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Friday, July 19, 2024 | Back issues
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Seventh Circuit Nixes Local Right-to-Work Law

Creating a circuit split, the Seventh Circuit ruled Friday that the National Labor Relations Act does not allow local municipalities to pass right-to-work laws.

CHICAGO (CN) – Creating a circuit split, the Seventh Circuit ruled Friday that the National Labor Relations Act does not allow local municipalities to pass right-to-work laws.

The NLRA allows states to forbid compulsory union membership as a condition of employment. But Illinois, one of the last union-friendly states in the Rust Belt, has chosen not to enact such a law.

In 2015, the village of Lincolnshire, a far northern suburb of Chicago with a population of 7,000, took matters into its own hands and passed a right-to-work law that prohibits union security agreements.

Union supporters say these agreements address the “free rider” problem by requiring all employees who work in a union-protected job to pay union dues even if they are not a member of the union. Those who oppose unions say forcing non-union members to pay “fair-share” fees is a violation of the First Amendment.

A federal judge struck down the law as preempted by the NLRA, and the Seventh Circuit affirmed that decision on Friday.

“A local union-security provision would seriously undermine the objectives of the NLRA in any state that has not taken advantage of section 14(b) to forbid agency shops,” U.S. Circuit Judge Diane Wood said, writing for the three-judge panel. Judges William Bauer and Michael Kanne joined the opinion.

“Construed the way the village would have it, the ordinance would put employers in and around the village in an impossible position,” Wood added. “An employer with offices within the village whose workers’ predominant job situs is outside the village in a jurisdiction without a comparable law would risk committing an unfair labor practice if it refused to bargain over an agency-shop provision. The same employer would risk civil or criminal penalties if it misjudged ‘predominant’ job situs and did bargain over an agency-shop rule, if most of its work was done within the village.” (Emphasis in original.)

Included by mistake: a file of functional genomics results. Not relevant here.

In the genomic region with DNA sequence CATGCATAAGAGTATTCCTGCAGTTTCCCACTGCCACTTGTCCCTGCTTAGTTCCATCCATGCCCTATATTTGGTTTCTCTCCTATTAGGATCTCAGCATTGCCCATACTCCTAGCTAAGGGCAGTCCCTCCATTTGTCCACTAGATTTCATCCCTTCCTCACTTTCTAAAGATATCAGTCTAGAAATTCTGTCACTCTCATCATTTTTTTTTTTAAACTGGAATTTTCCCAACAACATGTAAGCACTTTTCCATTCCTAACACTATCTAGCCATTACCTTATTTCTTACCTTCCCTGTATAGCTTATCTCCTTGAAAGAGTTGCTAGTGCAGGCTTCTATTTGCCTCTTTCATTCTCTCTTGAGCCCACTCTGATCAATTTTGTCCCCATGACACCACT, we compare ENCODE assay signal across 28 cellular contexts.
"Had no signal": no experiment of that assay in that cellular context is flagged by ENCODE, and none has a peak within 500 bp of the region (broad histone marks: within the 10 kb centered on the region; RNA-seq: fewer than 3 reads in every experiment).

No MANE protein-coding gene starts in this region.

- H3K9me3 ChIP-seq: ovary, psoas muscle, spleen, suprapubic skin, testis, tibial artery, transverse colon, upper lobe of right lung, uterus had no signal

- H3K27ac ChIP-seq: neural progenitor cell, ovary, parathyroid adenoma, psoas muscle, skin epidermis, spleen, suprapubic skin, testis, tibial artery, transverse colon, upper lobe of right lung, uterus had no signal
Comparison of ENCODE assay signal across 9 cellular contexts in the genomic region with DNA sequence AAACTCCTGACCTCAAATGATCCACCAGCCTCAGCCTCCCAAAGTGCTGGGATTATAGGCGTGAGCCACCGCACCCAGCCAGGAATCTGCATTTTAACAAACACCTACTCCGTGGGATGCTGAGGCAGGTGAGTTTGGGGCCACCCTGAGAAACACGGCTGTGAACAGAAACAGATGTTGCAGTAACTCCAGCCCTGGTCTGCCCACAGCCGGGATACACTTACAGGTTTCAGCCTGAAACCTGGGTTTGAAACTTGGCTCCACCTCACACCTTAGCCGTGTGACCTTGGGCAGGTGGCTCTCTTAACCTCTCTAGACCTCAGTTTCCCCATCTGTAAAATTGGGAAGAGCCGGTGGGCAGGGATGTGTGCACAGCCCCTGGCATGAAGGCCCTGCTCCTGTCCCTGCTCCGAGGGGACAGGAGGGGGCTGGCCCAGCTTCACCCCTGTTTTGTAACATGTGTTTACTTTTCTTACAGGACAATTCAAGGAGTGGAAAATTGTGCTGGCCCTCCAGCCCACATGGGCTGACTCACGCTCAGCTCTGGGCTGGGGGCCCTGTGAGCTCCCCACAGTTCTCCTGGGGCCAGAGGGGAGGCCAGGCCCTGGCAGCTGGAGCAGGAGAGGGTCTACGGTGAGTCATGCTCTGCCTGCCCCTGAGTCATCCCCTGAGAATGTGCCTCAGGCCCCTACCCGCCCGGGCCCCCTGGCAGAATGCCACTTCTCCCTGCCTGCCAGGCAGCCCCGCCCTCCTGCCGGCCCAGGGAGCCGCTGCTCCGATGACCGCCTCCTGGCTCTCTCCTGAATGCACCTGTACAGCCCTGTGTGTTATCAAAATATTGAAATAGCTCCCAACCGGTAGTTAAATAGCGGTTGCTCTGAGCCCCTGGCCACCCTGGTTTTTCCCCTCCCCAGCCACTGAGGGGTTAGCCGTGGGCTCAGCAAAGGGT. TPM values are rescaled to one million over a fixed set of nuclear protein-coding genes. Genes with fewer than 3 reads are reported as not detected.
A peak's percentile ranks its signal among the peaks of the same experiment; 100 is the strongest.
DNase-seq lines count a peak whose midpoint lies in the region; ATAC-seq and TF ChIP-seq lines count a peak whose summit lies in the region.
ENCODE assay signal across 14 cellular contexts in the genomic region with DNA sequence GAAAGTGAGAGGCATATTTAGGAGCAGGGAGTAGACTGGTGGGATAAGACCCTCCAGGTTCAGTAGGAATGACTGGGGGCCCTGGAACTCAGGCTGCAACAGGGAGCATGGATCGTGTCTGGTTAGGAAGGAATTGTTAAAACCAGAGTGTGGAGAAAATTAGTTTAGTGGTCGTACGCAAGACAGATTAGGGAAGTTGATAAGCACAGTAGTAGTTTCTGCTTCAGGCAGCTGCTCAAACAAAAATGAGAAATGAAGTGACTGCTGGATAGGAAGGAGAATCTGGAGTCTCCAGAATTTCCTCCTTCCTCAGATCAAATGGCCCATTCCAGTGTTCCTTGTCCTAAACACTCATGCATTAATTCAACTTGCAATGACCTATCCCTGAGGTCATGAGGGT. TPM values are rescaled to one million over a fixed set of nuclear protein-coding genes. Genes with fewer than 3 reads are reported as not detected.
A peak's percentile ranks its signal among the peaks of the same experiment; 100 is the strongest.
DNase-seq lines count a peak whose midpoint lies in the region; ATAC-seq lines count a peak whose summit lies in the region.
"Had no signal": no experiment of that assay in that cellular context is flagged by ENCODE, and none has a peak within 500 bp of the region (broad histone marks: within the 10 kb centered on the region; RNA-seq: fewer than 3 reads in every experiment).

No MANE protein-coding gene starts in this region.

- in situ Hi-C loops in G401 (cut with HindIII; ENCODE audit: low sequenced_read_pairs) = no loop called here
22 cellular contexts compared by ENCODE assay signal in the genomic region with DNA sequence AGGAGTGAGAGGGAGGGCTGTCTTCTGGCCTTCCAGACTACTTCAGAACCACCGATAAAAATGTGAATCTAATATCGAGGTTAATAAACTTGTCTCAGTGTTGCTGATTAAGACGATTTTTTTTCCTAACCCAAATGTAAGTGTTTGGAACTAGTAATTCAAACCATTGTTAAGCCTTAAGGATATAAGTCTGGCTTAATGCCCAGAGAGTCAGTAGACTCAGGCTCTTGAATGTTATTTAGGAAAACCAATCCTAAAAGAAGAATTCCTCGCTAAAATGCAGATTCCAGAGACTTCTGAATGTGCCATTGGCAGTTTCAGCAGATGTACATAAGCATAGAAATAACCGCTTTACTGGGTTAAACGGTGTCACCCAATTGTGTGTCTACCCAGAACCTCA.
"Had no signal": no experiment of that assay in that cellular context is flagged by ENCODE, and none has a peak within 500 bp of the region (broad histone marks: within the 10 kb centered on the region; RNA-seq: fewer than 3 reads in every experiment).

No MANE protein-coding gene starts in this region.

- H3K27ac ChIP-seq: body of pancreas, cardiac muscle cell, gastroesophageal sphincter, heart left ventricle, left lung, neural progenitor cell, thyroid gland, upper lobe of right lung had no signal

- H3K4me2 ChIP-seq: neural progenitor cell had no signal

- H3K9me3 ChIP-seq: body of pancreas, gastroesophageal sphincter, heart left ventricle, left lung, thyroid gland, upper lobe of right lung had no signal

She noted that Illinois alone has more than 7,000 local governments, and called it an “administrative nightmare” to imagine if every municipality had its own labor laws.

“The consequences for the uniformity of national labor law would be catastrophic,” the 24-page opinion states.

The ruling creates a circuit split with the Sixth Circuit, which ruled in 2016 that the NLRA allows political subdivisions to make their own laws regarding union security clauses.

This split makes it likely that the case will be considered by the U.S. Supreme Court.

The Lincolnshire ordinance sparked uproar when it was enacted. Illinois’ Democratic Legislature responded by passing a bill to not only prohibit local right-to-work laws, but make it a Class A misdemeanor for any local official to defy the ban, punishable by up to a year in jail.

This bill was vetoed by Republican Governor Bruce Rauner, and state lawmakers failed to override the veto by only one vote in October.

Categories / Appeals, Employment, Government, Law

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